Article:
A few common ways to close up is to:

  • Cross your arms and/or legs. You have probably already heard you shouldn't cross your arms as it might make you seem defensive or guarded. This goes for your legs too. Keep your arms and legs open. Taking up space by for example sitting or standing with your legs apart a bit signals self-confidence and that you are comfortable in your own skin.
  • Not keeping eye contact. If there are several people you are talking to, give them all some eye contact to create a better connection and see if they are listening. Keeping too much eye-contact might creep people out. Giving no eye-contact might make you seem insecure. If you are not used to keeping eye-contact it might feel a little hard or scary in the beginning but keep working on it and you'll get used to it.
  • Hold your drink at your chest. Don't hold your drink in front of your chest. In fact, don't hold anything in front of your heart as it will make you seem guarded and distant. Lower it and hold it beside your leg instead.

Closing up often comes from feeling nervous or insecure. You may in some way perceive the people you are meeting as a threat.

Perhaps you're afraid that they will mock you, not like you or that you will make a fool of yourself in some way. A few tips to a shake these thoughts and feelings out of yourself is to:

Belly breathe.

This is one of my favourite tips to make myself feel more relaxed and calm in just a minute or two.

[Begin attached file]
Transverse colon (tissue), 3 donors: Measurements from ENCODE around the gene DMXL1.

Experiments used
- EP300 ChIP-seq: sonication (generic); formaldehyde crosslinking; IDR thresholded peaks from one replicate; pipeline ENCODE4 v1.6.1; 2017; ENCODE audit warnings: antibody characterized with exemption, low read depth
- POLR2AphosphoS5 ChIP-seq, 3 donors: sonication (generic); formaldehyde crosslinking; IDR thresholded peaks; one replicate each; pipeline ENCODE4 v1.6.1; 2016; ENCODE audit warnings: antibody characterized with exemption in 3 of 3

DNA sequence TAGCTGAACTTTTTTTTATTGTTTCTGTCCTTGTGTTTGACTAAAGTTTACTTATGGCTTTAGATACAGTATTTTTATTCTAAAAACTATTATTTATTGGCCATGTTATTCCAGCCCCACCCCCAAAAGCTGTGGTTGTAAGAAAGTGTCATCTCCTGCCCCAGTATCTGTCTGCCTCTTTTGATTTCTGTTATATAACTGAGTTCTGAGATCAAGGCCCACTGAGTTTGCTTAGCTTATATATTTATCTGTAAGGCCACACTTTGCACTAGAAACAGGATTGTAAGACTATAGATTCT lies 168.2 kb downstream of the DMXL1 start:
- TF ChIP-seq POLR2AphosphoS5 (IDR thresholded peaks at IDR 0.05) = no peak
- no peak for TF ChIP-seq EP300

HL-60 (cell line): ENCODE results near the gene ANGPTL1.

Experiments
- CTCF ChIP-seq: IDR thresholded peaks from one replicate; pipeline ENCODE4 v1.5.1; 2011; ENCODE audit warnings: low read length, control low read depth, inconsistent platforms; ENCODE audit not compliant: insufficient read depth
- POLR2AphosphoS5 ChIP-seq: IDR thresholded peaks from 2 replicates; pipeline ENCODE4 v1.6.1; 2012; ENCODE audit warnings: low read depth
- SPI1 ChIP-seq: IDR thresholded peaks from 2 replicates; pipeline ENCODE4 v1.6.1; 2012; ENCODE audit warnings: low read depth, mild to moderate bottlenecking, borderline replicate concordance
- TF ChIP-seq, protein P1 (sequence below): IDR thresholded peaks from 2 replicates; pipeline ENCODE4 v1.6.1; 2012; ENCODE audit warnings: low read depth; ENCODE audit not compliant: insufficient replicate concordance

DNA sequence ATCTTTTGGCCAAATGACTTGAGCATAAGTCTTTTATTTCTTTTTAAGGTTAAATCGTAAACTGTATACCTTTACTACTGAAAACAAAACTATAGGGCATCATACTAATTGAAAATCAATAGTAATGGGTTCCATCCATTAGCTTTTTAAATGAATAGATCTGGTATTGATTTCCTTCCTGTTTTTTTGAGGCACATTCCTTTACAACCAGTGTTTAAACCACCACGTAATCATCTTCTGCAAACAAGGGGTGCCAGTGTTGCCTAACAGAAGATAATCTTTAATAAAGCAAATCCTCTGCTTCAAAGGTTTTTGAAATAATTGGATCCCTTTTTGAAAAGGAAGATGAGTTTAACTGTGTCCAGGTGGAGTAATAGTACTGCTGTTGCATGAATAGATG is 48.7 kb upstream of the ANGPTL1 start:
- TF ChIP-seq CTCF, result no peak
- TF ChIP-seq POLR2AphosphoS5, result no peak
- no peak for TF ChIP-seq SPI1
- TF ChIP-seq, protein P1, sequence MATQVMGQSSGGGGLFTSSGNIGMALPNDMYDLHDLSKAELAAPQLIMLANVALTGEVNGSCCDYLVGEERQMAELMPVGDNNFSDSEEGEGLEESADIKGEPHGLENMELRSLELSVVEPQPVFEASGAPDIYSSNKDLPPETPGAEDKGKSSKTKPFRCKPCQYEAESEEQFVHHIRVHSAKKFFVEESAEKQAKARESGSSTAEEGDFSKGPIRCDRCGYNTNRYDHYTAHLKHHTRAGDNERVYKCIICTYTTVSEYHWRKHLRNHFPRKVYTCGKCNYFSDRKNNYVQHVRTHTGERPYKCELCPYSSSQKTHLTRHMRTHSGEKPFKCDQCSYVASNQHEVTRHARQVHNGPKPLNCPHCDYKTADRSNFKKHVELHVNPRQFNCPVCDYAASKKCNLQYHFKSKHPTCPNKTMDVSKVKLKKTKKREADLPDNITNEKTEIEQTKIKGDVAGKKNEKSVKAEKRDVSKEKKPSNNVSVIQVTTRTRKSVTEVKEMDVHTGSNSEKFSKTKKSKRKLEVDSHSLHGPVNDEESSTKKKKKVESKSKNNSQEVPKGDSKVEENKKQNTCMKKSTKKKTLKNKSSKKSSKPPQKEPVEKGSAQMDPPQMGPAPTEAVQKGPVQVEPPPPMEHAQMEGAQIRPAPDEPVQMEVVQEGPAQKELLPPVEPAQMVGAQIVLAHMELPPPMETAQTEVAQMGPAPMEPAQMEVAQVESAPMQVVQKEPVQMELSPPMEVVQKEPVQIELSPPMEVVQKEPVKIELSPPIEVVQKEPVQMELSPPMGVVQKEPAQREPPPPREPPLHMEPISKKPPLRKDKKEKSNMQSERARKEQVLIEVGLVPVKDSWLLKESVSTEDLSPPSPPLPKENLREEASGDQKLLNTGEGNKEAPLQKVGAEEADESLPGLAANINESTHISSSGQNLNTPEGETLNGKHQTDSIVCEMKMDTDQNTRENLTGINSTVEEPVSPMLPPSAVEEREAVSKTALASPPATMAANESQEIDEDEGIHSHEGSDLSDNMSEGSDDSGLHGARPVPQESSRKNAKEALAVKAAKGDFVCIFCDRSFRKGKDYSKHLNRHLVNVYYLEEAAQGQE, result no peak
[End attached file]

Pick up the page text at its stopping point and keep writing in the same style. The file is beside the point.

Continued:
Assume rapport.

Just before a meeting, you just think that you'll be meeting a good friend. Then you'll naturally slip into a more comfortable, confident and enjoyable emotional state and frame of mind.

This also helps you and the other people to set a good frame for the interaction. A frame is always set at the start of an interaction. It might be a nervous and stiff frame, a formal and let's-get-to-the-point kind of frame or perhaps a super relaxed one. The thing is that the frame that is set in the beginning of the conversation is often one that may stay on for a while. First impressions last. With some practise – to remove inner resistance towards this idea and get you to feel more like you know what you're doing – you may become pretty surprised at how effective assuming rapport is. I was.


Have a look at a few more ways to handle nervousness. And a few tips for putting a stop to anxiety. Try a few of them plus the ones above to find which one(s) fit you the best.

7. Holding yourself back.

So, let's say you know most of the things above already. It isn't exactly rocket science. So why are you still not using those tips – or tips from somewhere else – to change and experiment with how you communicate?

One big reason may be that you are holding yourself back.

You may hold yourself back from becoming more expressive over all or, for instance, with your hands. Or you may hold yourself back completely from taking up more space or making more eye-contact.

Holding yourself back may be because of a few different reasons. The most common one is probably the one already described in the previous mistake: a fear of what others may think, say or do.

Yes, people may react negatively. And yes, you might exaggerate your body language a bit too much at first by for instance sitting with your legs almost ridiculously far apart.